Hannibal was, by far, the greatest general of his time, but he failed to conquer Rome. Why? Well, the Roman empire wasn’t in a state which was as conducive to being conquered as the Persians were, but we may still call Hannibal a “great” general. One need only analyse the stratagem and immediate outcome of the battle of Cannae to appreciate that. Did Alexander measure up? According to Hannibal himself (according to Livy) he did, and Hannibal famously listed Alexander atop Pyrrus and Himself as the greatest generals ever to have lived. Whether or not this conversation took place is questionable as it could have been pro-Roman propaganda, although it is interesting to note that Scipio didn’t rate a mention on the list which lends it some degree of credibility.
Did Alexander simply do what his father did, or did he himself exhibit an ingenious creativity of his own? Brilliant men rarely produce brilliant sons, and Alexander was fearful at an early age that the shadow cast by his father would eclipse his own ambitions. In 338, Alexander was given command of the companion cavalry in a battle fought under his father at Chaeronea. Here the Macedonians fought the Athenians and Thebians whose forces included the “Sacred Band” a unit of about 300 infantry men who were said to be invincible in battle. Alexander seized his moment and charged the infantry line when a gap opened due to a feigned retreat from Phillip. The battle was quickly decided and an 18year-old Alexander became a hero.
Alexander also fared rather well on his own. The famous battles of Granicus, Issus and Gaugamela are testament to this. Although at Granicus, it is likely that the Persian and Greek forces were roughly numerically matched (the Greeks may have even outnumbered the Persians in this instance), in both Issus and Gaugamela, the Greeks were almost certainly outnumbered, comprehensively so in the latter. It is easy to see how a well-trained force such as the Macedonian phalanx could overcome an enemy in instances where they are roughly numerically evenly matched, but when one is quite outnumbered, good leadership is required. If in no other aspects it is clear, then it is certainly clear in this one that Alexander possessed a greatness in the highest order. His audacity certainly surpassed Phillip and the method by which he advanced his line in a diagonal at Gaugamela he also learned from his father, but his ability to do exactly the right thing at the right time, to structure his battles in such as way as to be able to personally make a decisive charge at precisely the correct moment and thus turn the battle in his favour surpass any of the leaders of the time, perhaps even ever.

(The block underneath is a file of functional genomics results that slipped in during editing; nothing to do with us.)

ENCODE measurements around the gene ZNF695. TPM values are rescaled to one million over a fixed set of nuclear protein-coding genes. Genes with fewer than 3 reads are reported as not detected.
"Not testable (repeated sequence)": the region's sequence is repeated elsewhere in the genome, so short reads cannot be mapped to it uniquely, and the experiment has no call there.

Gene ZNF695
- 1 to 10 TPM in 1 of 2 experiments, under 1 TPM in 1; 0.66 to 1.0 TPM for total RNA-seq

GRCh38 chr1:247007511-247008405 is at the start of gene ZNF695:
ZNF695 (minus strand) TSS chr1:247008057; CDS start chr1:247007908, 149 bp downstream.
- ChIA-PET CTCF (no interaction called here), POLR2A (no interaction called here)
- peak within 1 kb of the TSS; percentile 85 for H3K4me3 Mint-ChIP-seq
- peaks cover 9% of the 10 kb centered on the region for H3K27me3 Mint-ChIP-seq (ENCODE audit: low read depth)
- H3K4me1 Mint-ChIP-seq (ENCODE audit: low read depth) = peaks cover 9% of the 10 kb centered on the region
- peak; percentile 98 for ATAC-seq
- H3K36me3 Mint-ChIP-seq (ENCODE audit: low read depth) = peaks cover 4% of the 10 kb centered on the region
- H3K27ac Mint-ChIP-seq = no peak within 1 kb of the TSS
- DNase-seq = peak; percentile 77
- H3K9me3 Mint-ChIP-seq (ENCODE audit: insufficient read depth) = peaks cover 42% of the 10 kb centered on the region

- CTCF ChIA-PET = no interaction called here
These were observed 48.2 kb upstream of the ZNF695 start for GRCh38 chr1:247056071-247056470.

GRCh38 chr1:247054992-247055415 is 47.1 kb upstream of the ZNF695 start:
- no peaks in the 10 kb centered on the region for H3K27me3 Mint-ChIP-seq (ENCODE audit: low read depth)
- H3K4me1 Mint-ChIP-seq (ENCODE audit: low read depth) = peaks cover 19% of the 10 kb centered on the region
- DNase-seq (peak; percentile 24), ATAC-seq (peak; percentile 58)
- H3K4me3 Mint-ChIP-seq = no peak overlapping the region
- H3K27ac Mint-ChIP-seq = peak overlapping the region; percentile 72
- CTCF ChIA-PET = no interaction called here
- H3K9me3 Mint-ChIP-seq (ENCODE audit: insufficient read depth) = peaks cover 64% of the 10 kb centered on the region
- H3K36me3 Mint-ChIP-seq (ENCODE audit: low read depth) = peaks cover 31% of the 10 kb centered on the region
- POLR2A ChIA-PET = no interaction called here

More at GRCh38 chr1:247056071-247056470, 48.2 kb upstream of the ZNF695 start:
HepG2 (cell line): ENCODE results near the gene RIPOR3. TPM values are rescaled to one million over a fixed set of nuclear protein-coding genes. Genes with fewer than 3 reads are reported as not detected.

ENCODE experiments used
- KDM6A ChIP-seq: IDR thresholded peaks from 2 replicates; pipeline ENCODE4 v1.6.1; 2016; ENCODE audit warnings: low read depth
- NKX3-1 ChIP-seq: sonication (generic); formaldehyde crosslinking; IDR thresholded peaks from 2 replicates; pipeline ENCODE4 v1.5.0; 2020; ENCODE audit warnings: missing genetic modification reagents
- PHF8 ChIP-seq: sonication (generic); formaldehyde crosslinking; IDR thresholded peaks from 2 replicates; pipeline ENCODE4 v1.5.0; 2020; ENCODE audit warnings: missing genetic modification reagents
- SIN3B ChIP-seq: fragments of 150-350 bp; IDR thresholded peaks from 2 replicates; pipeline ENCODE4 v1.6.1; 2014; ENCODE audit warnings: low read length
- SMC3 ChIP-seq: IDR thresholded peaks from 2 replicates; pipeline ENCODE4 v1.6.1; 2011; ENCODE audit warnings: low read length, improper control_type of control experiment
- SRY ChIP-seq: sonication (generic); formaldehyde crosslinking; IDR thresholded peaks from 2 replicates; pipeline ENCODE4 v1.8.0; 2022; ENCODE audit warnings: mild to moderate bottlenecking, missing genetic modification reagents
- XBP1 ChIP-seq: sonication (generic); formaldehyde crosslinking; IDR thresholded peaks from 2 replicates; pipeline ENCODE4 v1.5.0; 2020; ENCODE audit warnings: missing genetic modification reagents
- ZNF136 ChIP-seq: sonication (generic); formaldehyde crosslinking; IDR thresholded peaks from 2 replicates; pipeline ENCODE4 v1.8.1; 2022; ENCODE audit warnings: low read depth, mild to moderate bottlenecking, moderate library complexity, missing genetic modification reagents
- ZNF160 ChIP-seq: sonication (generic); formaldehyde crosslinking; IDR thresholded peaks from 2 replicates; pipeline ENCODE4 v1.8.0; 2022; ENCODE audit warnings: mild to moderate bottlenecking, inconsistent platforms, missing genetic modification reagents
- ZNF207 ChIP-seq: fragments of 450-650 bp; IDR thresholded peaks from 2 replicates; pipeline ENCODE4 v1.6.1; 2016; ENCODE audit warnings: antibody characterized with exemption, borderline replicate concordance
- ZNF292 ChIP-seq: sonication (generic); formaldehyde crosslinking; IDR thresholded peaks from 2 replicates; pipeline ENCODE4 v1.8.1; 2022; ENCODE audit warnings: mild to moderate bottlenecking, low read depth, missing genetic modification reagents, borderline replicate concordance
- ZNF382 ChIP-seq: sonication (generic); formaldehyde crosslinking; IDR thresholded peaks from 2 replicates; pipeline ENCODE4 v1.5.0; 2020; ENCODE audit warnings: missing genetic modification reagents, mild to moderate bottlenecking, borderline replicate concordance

There are so many aspects of Alexander’s life that it is difficult to cover them all in such a short essay. Even so, as the events occurred more than 2000 years ago, it is also difficult to discern just what is fact and what is fiction from the limited, and admittedly one-sided accounts which survive to this day. The above analyses serve not as an in-depth analysis of various aspects of Alexander’s life, but as a concatenation of those various aspects with the aim of illustrating the “facts” in light of the question of Alexander’s greatness. As such, in most areas, it is largely inconclusive as to whether his success in those areas was truly due to his greatness or were simply the product of fortuitous circumstances. His ability to seize the moment and to act swiftly and decisively in all matters, from diplomacy to the battlefield, is one aspect which we cannot ascribe to luck and thus must add to the picture of Alexander’s greatness. His ability, in battle, to face a numerically superior opponent and completely obliterate his army time and time again, and under many different circumstances (most of which weren’t discussed) is also something which we may not be able to attribute to luck, especially given such a plethora of examples and NO counterexamples. Very little is known for sure about Alexander – the person, and as such this aspect was not explored. Even if more was known, it is entirely too subjective to ascribe a scale of greatness based on personality. Alexander is known to us primarily as a General and as a King. In a militaristic society, as existed in his day, his greatness as a king was intrinsically tied to his success as a general. His success as a general is beyond question. Another person may have been moderately successful under the same circumstances, but it is now reasonable to conclude that only Alexander would have been that successful. The degree to which Alexander was “Great” is certainly arguable, but the question as to whether or not he was or wasn’t great, is not. Alexander was great.
Bengston, Hermann, The Greeks and the Persians, Lowe & Brydone, London 1968
Briant, Pierre, From Cyrus to Alexander, Eisenbrauns, Winona Lake 2002
Dodge, Theodore Ayrault, Alexander, Da Capo, Cambridge MA 1890
Fuller, John Frederick Charles, The Generalship of Alexander the Great, Wordsworth, London 1958
O’Brien, John Maxwell, Alexander the Great: The Invisible Enemy, Routledge, London 1992
Van De Mieroop, Marc, A History of the Ancient Near East, Blackwell, Oxford 2004
Haywood, John (ed), The Ancient & Classical Worlds Vol 1, Cassell, London 2000
Bury J.B., Cook S.A., Adcock F.E. (eds), The Cambridge Ancient History Vol IV, CUP, Cambridge 1953
Despite the morality of using violence to achieve personal or political aims, the fact remains that Countries exist because of wars fought against their neighbours or rivals. Independence is largely secured through the employment of armed forces and the willingness to fight if threatened, this alone prepares us all for such an eventuality.